Guest Column: County should not OK land swap with Duffield
I was very disappointed by the Washoe County Commissioners’ decision to proceed with appraisals for the exchange of the Crystal Bay lake access to bring the 1,100 feet of the Incline Flume trail and the “bull wheel” under public ownership.
In my opinion, the May 13 decision to spend county funds and resources on a proposal that so many residents opposed was rushed and failed to explore any other options. I realize this was just the first step in the process, but authorizing costly appraisals was premature.
The proposal is based upon a statute (loophole) that excuses the county from putting the property (public lake access) up for auction because it is small and does not have “an economically viable use to anyone other than the adjacent owner.”
I don’t understand how the county can make that conclusion. Future use could include a public safety pier, or a pier for a water taxi, several buoys, etc. TRPA can make exceptions for piers that are multi-use. This one would be public use, not just multi-use.
I’m not a lawyer, but I suspect there will be legal challenges to the proposal and use of this statute as justification for giving up this right of way without offering the property at auction or having it revert to all of the owners in the subdivision.
As a hiker, mountain bike rider and kayaker, I see value on both sides of this issue, but there is something basically wrong about taking from one group to serve the needs of another. According to their brochure, the trails group that has been working on the Incline Flume trail has been pursuing an alternative route to avoid the private land. This may not be ideal, but it’s better than giving up even a small lake access.
I have heard that Mr. Duffield is a generous person and I understand his desire to make his holdings more valuable and private. But I hope he understands that public access to Lake Tahoe is already so limited that it must be preserved. Only a few years ago, the county refused to abandon this same right of way.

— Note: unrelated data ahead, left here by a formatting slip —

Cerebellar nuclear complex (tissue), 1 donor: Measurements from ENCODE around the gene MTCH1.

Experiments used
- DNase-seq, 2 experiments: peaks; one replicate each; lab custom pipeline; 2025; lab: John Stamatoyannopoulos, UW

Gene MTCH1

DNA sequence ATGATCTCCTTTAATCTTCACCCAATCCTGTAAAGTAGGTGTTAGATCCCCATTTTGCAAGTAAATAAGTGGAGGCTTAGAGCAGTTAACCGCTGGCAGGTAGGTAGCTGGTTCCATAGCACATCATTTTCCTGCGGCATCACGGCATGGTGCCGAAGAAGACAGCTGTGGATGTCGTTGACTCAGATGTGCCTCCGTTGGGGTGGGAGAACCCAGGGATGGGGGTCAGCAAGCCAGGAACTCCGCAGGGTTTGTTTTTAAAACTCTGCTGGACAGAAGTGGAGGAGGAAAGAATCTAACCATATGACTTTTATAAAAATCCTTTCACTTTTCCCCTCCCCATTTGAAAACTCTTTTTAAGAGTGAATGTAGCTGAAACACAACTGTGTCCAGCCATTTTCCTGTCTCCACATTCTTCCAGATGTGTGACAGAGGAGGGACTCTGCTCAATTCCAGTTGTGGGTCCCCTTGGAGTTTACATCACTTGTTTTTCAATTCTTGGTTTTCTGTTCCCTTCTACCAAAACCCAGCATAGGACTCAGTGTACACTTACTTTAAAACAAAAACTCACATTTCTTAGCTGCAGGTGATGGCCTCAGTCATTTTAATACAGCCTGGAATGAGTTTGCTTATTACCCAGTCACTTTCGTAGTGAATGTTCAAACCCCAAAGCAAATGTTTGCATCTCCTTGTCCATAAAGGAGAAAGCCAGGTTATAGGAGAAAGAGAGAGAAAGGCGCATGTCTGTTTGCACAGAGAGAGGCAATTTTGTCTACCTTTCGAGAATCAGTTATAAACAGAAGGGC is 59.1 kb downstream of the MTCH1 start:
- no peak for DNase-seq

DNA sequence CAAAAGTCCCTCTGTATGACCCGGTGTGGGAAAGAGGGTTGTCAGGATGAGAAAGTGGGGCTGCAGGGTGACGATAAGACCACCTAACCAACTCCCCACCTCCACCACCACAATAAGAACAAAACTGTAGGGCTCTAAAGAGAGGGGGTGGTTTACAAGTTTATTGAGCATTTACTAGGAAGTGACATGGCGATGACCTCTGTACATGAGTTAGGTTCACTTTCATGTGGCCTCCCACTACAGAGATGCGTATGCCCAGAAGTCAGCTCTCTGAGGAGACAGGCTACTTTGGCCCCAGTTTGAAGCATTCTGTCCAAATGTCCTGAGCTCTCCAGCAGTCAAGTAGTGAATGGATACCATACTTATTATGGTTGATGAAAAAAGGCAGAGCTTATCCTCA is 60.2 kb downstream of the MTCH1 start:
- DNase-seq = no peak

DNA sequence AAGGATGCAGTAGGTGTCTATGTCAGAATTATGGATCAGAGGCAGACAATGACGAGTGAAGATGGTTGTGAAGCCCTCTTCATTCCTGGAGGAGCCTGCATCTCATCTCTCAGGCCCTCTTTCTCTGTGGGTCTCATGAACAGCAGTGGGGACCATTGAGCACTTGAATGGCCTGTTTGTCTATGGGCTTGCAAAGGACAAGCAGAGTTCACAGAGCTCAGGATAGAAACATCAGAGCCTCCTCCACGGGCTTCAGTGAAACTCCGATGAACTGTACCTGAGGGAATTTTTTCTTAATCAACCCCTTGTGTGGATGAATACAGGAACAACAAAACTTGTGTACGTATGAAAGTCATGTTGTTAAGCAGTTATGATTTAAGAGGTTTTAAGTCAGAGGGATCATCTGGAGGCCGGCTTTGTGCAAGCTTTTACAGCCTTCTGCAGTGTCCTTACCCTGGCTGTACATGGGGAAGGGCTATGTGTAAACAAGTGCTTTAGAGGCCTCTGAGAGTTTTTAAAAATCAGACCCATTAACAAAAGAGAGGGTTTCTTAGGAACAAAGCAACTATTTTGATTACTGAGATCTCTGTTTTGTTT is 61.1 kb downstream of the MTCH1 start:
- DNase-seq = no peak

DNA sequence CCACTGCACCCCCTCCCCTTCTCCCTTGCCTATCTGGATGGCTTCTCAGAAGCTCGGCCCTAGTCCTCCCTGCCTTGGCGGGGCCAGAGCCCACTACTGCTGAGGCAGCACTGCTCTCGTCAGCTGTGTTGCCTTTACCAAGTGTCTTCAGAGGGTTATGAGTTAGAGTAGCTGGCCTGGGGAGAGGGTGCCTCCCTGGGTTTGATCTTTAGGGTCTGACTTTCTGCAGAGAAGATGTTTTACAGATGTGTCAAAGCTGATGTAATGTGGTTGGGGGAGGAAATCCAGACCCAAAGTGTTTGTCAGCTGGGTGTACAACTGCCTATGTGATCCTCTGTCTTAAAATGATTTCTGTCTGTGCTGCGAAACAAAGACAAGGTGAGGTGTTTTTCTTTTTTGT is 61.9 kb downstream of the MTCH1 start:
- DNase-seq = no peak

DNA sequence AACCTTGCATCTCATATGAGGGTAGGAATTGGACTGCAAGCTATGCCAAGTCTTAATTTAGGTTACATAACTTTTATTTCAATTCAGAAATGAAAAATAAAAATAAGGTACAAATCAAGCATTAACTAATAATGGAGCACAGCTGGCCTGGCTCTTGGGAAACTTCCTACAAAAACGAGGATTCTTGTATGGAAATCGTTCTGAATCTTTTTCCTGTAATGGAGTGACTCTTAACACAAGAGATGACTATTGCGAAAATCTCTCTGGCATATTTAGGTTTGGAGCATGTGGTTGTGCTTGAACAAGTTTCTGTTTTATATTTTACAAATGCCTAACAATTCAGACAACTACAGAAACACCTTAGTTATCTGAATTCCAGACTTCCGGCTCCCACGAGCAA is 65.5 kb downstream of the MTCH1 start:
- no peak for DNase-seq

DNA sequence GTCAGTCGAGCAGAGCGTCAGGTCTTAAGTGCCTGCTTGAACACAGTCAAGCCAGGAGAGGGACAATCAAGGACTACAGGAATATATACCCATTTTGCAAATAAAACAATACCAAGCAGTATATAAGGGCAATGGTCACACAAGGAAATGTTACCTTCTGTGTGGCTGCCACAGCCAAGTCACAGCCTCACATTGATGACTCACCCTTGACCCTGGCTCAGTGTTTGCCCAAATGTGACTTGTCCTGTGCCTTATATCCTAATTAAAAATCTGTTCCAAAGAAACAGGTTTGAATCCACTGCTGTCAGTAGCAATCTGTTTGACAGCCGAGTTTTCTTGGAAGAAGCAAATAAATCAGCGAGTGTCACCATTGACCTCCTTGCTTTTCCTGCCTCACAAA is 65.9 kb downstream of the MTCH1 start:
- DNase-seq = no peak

I think that Washoe County is breaking its pledge to the residents when an access is recorded at the time of the subdivision and later deeded away to only one owner in the subdivision, not returned to all the owners, as would have occurred if this were an undeveloped neighborhood park. If you look at the definition in the Nevada Revised statutes of “neighborhood park,” it actually fits this piece of land.
How would you feel if your subdivision had a small piece of land set aside for a future children’s playground (certainly not an economically viable use), but because an adjacent owner wanted to put in a private swimming pool and needed the land, the county traded it for a skateboard park in another part of town? This transfer would be strictly prohibited by the NRS.
I sincerely hope the commissioners, after considering all the implications, will respectfully decline Mr. Duffield’s proposal. No one is saying the Incline Flume Trail and bull wheel aren’t important, but the ends don’t justify the means.
Judith Miller is an Incline Village resident.
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